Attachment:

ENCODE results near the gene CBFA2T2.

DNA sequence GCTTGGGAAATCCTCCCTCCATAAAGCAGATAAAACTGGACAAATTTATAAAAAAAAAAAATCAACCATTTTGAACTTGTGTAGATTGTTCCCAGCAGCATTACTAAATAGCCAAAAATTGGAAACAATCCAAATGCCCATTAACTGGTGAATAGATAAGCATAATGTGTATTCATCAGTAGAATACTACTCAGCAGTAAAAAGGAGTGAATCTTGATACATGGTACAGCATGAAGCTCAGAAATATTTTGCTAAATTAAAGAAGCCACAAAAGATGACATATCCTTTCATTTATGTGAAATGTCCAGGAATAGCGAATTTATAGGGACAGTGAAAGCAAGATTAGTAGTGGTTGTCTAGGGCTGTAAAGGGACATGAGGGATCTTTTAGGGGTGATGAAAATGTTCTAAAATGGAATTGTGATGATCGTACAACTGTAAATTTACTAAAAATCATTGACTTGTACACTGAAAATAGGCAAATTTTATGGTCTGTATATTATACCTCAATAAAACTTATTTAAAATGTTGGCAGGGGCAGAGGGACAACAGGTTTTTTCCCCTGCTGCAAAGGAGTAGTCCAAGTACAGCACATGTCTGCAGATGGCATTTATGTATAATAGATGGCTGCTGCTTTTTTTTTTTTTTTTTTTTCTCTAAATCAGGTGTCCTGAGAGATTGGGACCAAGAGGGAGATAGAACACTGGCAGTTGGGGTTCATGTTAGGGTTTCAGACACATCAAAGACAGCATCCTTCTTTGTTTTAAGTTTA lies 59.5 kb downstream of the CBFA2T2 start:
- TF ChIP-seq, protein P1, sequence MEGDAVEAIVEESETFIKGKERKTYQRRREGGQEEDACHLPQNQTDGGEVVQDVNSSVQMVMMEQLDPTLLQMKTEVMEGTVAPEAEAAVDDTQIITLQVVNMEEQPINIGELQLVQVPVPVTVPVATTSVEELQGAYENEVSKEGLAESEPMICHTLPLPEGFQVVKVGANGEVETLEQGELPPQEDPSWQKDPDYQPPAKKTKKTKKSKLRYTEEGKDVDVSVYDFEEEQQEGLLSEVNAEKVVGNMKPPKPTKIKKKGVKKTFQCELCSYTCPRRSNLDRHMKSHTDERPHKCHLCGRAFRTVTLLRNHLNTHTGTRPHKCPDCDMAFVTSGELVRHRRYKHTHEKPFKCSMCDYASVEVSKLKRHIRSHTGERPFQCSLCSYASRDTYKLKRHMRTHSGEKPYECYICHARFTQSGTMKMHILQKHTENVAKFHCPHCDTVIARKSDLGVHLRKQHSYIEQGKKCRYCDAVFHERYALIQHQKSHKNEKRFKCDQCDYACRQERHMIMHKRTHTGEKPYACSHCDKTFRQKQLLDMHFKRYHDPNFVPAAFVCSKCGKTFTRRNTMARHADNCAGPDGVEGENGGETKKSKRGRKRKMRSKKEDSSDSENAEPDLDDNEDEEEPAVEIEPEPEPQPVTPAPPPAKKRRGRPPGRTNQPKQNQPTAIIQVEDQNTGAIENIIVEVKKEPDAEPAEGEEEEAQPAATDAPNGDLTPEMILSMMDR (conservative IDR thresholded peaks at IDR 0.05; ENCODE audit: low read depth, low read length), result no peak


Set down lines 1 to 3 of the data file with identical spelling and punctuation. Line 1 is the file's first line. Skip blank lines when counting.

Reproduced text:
ENCODE results near the gene CBFA2T2.

DNA sequence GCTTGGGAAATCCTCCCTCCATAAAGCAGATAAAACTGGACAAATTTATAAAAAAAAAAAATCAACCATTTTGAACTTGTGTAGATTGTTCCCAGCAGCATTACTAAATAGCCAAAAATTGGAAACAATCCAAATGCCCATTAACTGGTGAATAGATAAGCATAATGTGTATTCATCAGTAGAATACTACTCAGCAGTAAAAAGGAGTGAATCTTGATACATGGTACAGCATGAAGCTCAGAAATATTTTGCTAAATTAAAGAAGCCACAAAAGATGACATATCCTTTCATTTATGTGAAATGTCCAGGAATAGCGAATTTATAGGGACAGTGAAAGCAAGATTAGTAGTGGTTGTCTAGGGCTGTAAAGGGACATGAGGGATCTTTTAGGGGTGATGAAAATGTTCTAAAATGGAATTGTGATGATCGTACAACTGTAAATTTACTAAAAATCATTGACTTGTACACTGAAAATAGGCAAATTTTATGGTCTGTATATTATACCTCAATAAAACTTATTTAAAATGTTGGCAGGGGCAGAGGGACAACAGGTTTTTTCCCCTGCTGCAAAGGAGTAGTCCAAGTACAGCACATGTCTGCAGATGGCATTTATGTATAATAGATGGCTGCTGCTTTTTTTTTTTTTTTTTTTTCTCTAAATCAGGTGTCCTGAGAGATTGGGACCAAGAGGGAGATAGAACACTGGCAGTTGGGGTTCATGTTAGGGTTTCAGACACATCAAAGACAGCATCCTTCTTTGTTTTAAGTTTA lies 59.5 kb downstream of the CBFA2T2 start:
- TF ChIP-seq, protein P1, sequence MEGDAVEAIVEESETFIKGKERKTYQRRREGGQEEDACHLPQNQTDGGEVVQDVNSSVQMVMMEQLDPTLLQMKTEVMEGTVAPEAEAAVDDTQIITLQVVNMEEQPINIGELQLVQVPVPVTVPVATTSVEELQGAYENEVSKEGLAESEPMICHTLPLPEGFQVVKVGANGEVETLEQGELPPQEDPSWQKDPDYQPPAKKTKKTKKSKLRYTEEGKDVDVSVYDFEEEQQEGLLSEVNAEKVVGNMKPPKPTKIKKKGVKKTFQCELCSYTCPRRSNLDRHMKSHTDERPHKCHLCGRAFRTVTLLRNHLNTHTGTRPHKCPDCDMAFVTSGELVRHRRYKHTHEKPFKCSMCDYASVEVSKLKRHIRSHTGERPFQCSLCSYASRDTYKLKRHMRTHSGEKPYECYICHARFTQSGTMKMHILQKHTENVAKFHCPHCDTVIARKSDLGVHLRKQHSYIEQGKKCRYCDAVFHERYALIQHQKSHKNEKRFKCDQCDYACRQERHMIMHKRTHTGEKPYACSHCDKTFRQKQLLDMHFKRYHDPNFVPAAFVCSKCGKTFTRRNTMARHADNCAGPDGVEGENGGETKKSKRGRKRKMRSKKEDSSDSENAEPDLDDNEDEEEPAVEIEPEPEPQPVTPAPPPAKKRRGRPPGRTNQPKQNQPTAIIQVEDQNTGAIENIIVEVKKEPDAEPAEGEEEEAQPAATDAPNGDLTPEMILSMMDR (conservative IDR thresholded peaks at IDR 0.05; ENCODE audit: low read depth, low read length), result no peak